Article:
Teaching ESL in Asia : Pick Your Poison (Kindergarten to Adults!)

So you’ve thought about teaching English overseas.? The lure of a decent salary, free apartment and opportunity to live abroad baits thousands of university graduates each year to leave home and set off to some far away destination in Asia.  The experience can be life changing – both positive or negative – dependent upon a host of different factors.

I’m going to be presenting a series of articles that deals with the types of decisions/working conditions one will need to consider before dotting the i’s and the crossing the t’s of a one year contract.  Before signing your life away it’s important to think about what type of teaching assignment best suits your personality.

Teaching English in South Korea: Choose between Kindergarten, Elementary, High School and Adults

More specifically, it’s determining what age level you want to teach.  For some teaching Kindergarten students is an absolute nightmare and for others its pure bliss.  I’ve personally taught for three years in South Korea teaching students of ALL age levels in the public and private sector.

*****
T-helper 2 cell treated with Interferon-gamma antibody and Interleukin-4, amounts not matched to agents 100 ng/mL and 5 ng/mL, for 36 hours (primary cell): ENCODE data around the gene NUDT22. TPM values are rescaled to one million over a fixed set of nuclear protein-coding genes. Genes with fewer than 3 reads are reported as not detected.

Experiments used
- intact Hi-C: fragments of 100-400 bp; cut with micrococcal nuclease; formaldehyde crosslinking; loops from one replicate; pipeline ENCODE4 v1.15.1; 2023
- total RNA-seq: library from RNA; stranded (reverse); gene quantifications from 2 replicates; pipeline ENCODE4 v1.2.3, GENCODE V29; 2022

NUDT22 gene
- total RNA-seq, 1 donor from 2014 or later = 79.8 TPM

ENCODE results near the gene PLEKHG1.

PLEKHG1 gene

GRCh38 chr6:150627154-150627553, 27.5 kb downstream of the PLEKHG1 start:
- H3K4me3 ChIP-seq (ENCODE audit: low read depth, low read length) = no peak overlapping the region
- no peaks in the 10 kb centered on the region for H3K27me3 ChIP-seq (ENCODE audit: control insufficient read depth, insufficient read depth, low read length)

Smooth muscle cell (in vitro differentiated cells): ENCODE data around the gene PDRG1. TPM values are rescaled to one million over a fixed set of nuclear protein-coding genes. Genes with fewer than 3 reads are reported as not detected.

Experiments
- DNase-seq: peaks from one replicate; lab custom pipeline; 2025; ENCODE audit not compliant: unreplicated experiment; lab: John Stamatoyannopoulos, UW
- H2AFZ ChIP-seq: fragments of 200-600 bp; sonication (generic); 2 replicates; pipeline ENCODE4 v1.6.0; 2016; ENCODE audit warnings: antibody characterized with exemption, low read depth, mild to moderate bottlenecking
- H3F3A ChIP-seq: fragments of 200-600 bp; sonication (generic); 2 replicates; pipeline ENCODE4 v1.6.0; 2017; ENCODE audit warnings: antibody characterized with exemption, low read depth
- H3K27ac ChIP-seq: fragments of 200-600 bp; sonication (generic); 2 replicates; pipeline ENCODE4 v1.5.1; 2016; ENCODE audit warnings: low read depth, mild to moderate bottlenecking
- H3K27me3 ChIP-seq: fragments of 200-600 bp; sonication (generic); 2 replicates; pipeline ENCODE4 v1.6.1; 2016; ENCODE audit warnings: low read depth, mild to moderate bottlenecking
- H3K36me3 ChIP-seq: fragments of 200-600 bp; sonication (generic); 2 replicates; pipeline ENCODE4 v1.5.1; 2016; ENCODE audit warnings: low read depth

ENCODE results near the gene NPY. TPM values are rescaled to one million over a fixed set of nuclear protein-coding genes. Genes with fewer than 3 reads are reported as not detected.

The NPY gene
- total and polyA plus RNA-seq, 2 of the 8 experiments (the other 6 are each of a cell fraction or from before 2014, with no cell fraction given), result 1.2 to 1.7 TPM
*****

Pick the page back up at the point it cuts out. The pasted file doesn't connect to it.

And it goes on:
The following is a somewhat humorous/sarcastic take at the pluses and minuses of each level and what skill set is required to tackle the assignment without going completely insane:


The Bad

Imagine a room full of hyper active little ankle-biting ADHD Ritilin candidates swarming about the room conversing in a language you can’t understand while you’re desperately tying to maintain control of the situation in a language they can’t grasp either.  This is the nightmare some foreign teachers face upon first arriving overseas.

The qualifications to teach in Asia (for most countries) is nothing more than a University degree and if you have no formal training as a teacher or a lot of experience with small children it can be a rude awaking!  These are not little robots who want to sit still in their desks and color and chant in English all day long.

Kids of this age cohort have the attention span of shrews and unless you’re prepared for this things may not sail quite so smoothly.

The Good

Children of this age are absolutely adorable and as cute as a button.  If you have a lot of energy, planned activities and ‘fun’ things that will keep them engaged throughout the course of an entire lesson, you’ll find teaching this age group a rewarding experience.

The kids will love to dance, chant, play, and color.  A good teacher, at this age level is a dancing, singing & clowning machine – doing all kinds of things that one would never tell anyone back home for fear of getting tar-feathered.